Dr. Frank Galli, a former professor of cardiology at UC San Francisco, will chair the quality and outcomes committee. He will work 16 hours for the institute, receive $28,800 in annual compensation and be responsible for communicating research findings to physicians in the community, hospital officials said.
The three doctors will establish an advisory board in the coming weeks to collaborate in their work, officials said.
"I think it's a huge deal," Joye said. "Right now, like it or not, there's not a single health-care destination for cardiovascular disease. There's not one place you'd point to on the West Coast ... to get this work done."
That work involves getting together medical care professionals from different backgrounds — such as heart surgeons, vascular care surgeons, engineers and nurses — to figure out better ways to more efficiently and effectively deliver patient care.
Through the institute, the hospital plans to become the "preeminent provider on the West Coast for innovative, highest quality clinical care and outstanding service to cardiothoracic, vascular and stroke patients," according to hospital officials. Massachusetts General Hospital has an institute comparable to what El Camino's hopes to achieve, they said.
Joye said the institute is even being worked into the architectural design of the new earthquake-safe facility being built by El Camino.
The hospital plans to invest $6.3 million in the institute over the next five years, according to Diana Russell, vice president of patient care services. It is projected the hospital would break even financially after almost three years, with a 23 percent return over five years, she said.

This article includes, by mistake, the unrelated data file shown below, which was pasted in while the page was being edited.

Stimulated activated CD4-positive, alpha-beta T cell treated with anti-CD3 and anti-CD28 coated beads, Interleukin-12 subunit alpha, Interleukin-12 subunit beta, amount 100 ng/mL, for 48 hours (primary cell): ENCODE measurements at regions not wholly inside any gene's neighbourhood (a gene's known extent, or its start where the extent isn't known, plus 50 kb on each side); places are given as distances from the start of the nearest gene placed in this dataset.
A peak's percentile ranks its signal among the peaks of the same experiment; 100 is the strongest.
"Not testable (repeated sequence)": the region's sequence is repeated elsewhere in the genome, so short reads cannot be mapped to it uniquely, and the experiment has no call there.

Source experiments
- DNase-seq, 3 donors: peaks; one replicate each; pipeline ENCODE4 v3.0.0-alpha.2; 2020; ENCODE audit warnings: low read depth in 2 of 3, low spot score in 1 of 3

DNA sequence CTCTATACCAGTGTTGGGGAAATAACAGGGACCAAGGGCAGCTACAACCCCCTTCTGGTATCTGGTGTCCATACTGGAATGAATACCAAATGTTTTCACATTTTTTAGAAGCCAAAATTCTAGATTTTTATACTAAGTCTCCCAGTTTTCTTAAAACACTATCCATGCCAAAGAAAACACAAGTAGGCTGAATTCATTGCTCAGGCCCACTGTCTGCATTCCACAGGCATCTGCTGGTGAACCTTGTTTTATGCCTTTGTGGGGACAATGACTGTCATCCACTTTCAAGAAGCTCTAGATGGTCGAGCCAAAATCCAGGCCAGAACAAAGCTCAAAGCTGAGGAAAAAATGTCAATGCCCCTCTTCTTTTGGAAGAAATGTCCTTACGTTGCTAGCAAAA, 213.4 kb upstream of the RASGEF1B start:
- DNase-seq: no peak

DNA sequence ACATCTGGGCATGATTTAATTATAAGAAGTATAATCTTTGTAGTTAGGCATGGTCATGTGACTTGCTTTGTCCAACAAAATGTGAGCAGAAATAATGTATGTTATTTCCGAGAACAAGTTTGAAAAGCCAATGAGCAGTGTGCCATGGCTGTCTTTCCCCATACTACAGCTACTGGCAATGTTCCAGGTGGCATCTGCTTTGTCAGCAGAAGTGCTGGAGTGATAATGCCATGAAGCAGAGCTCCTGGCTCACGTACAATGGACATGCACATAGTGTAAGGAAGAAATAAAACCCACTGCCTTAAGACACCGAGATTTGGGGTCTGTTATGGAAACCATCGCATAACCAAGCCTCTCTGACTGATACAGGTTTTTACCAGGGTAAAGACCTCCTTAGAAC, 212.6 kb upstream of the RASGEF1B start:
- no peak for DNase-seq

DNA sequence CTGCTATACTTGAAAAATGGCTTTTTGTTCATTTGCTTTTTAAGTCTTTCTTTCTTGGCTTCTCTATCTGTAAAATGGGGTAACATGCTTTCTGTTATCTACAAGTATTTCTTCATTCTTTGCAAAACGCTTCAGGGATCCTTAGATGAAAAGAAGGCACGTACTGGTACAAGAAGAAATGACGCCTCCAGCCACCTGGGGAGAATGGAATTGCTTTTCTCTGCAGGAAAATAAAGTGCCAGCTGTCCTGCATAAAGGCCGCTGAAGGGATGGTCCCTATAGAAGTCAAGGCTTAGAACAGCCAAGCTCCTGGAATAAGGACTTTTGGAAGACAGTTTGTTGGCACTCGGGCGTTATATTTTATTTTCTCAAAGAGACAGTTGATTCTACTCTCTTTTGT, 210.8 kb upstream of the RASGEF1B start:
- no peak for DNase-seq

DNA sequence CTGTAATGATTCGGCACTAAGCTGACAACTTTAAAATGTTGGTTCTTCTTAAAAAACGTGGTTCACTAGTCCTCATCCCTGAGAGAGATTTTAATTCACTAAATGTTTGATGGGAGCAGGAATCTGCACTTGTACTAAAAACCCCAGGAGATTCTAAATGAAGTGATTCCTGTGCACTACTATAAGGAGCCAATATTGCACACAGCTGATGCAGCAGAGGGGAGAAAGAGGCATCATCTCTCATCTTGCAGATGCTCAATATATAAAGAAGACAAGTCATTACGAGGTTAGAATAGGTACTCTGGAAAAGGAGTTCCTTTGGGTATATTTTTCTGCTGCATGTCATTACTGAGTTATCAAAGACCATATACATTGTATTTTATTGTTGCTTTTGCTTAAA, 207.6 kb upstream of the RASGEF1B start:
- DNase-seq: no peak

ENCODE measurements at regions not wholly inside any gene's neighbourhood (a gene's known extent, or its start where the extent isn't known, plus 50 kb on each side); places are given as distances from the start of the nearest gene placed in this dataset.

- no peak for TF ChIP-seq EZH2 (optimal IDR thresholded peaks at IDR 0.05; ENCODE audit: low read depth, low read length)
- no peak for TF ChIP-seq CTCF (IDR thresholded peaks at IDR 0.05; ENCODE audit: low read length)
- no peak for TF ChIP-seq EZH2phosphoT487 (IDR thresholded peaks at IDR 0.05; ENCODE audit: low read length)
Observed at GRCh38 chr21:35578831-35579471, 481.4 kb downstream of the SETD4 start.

"Anything after 2.7 years is a profit," she said.
A new chest pain center, a wound center, a primary preventative care center and a catheterization laboratory — a lab that helps doctors insert devices into arteries — will become part of the institute, Curatola said.
The institute will include people who can facilitate a more coordinated effort to share information and streamline services between departments, Curatola said.
"There will be a more uniform way of accessing, acquiring and sharing medical information regardless of which of the areas the patient is in," he said. "Everything now is geared toward clinical guidelines and a shared consensus approach to a given problem, so you don't have 14 people doing it 20 different ways."
Curatola said he wants the institute to implement more uniformity in heart attack treatments. Currently, when a patient comes into the emergency room complaining of chest pain, he may have to see a general doctor, a cardiologist and then the surgeon. But with the institute, he said, communication will be better facilitated, so that the patient may see a cardiologist right away.
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